Billboards finally yielding ca$h

KEARNY —

It took five years, a lawsuit and perseverance but it was worth the wait.

Between Dec. 9, 2016, and Oct. 2, 2017, the Town of Kearny has pocketed more than $90,000 in billboard revenues, with lots more expected over time.

The relatively new source of income for the town is the result of the town leasing town-owned vacant meadows properties to outdoor advertising companies.

Those firms constructed billboards on those parcels to promote their clients’ products and/or services. Those billboards can be seen by drivers traveling on highways that parallel the Kearny meadowlands.

A portion of the money realized by the advertising firms gets passed along to Kearny.

The project dates from October 2012 when the town hired AllVision LLC as a consultant to design a plan for developing and marketing town-owned meadows sites for outdoor ads.

In November 2013, AllVision was designated the town’s exclusive licensed agent to build and manage those outdoor advertising sites.

The following month, however, a rival firm seeking that same designation sued, alleging it was unfairly shut out of the bidding.

However, the litigation ended up dismissed and AllVision was left to claim the field, uncontested.

Before the firm could move ahead, it had some bureaucratic hurdles to overcome: it needed approvals from the state Department of Community Affairs (DCA) to erect billboards on public properties, land use sanctions from the N.J. Sports & Exposition Authority (NJSEA) and building permits from the Kearny construction code office.

AllVision has succeeded with two of its three prospective meadows sites.

One is a double-faced billboard at 700 Harrison Ave. along the N.J. Turnpike’s eastern spur — a half-mile east of Walmart. Southbound motorists can view one “static” advertisement while northbound drivers will be exposed to multiple “digital” advertisements.

For this location, the town collects the following:

  • A payment of $65,000 — payable in annual $13,000 installments for five years.
  • A yearly “base license fee” for 35 years, beginning at $48,750 and escalating each year, to a maximum of $91,000 in the final year.
  • An annual “revenue percentage fee equal to 32.5% of the net revenue derived from [ad sales]” with AllVision to pocket the rest.

Adams Outdoor Advertising was retained as a sub-contractor to sell ads for this billboard.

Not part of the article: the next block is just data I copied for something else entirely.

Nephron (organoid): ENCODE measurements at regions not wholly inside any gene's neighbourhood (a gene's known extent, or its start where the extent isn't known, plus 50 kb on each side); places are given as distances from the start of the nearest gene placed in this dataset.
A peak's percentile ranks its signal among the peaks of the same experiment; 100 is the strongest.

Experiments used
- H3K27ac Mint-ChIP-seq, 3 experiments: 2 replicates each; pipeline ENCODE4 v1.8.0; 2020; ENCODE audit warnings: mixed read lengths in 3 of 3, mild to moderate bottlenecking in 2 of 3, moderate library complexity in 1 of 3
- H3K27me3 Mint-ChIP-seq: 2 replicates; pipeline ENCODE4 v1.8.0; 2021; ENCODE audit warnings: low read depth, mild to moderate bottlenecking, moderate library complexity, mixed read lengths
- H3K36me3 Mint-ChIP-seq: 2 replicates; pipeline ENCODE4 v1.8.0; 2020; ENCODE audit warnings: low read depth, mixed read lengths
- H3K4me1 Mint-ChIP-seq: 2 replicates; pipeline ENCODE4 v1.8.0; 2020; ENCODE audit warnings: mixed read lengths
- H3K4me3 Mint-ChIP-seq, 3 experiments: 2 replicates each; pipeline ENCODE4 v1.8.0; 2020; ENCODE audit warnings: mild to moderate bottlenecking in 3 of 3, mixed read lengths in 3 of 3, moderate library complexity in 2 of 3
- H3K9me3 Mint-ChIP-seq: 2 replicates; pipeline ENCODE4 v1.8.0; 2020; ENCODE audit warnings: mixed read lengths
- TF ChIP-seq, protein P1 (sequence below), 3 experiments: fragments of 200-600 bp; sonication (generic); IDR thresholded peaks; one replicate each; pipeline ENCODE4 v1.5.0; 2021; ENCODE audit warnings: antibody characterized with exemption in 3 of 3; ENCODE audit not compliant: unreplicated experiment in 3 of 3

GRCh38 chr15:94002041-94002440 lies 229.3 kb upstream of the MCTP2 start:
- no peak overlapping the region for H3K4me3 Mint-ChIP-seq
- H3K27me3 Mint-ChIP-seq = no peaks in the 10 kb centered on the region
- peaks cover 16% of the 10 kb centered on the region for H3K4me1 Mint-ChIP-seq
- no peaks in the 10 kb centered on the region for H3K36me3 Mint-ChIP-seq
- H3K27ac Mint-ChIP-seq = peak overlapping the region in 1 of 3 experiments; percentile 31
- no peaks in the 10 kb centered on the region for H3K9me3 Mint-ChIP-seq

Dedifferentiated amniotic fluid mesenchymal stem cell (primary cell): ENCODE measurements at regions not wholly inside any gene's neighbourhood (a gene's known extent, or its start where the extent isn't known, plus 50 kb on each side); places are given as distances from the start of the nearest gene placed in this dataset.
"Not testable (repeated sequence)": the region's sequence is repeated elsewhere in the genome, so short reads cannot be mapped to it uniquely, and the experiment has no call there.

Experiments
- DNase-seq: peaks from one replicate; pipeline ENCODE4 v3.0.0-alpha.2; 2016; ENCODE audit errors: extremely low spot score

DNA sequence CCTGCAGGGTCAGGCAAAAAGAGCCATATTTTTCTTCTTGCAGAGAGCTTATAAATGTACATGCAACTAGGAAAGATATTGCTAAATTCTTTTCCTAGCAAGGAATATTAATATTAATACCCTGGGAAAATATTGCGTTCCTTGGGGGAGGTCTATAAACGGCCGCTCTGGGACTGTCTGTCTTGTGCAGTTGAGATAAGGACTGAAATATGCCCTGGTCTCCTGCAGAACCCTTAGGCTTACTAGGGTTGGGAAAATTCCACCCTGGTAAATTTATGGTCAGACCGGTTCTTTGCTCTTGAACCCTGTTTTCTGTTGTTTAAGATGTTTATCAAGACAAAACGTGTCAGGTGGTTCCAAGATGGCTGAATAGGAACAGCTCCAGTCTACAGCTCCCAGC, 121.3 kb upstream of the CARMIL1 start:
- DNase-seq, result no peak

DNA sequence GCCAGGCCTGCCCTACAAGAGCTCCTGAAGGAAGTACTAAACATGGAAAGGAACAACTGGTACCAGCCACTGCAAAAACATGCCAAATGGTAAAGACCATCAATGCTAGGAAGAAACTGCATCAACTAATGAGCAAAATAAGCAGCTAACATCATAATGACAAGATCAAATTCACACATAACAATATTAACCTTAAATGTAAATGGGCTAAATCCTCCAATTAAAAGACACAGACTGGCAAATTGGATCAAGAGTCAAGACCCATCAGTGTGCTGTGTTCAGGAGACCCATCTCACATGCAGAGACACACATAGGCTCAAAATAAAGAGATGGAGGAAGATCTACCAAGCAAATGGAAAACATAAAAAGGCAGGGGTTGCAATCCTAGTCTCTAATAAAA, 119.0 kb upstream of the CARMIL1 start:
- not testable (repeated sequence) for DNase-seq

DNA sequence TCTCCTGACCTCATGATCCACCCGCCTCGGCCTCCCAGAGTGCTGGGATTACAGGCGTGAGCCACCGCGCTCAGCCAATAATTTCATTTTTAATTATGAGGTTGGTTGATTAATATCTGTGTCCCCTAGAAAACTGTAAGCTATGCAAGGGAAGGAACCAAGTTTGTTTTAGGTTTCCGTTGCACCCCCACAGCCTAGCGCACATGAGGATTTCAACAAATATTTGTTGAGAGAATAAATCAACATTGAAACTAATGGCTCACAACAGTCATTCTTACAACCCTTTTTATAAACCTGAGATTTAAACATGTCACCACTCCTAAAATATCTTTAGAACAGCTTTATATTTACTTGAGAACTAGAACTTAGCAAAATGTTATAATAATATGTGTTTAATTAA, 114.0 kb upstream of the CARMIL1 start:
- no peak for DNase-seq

A second billboard has been erected at 538 Harrison Ave. along the western spur of the N.J. Turnpike and features digital ad views on both faces, marketed by a joint venture of Outfront-AllVision.

For this location, Kearny is to pocket:

  • A payment of $100,000 payable in yearly installments of $20,000 over five years.
  • An annual base license fee, starting at $75,000 and climbing to $140,000 in the 35th year.
  • An annual revenue percentage fee of 32.5% of the net revenue derived from ad sales.

A third billboard site, targeted for a location off Rt. 280, was ruled ineligible by the DCA because it was “too close to another billboard” and, perhaps more importantly, “highly contaminated” with no immediate prospects for a cleanup, according to Gregory Castano, the town’s consulting attorney.

On Sept. 26, the town governing body authorized payment of $30,000 to AllVision as provided for under terms of its contract with the town, representing a guaranteed $10,000 “refund” for work performed on each of the three billboard projects.

 

 

 

 

 

Ron Leir | Observer Correspondent

Ron Leir has been a newspaperman since the late ’60s, starting his career with The Jersey Journal, having served as a summer reporter during college. He became a full-time scribe in February 1972, working mostly as a general assignment reporter in all areas except sports, including a 3-year stint as an assistant editor for entertainment, features, religion, etc. He retired from the JJ in May 2009 and came to The Observer shortly thereafter. He is also a part-time actor, mostly on stage, having worked most recently with the Kearny-based W.H.A.T. Co. and plays Sunday softball in Central Park, N.Y.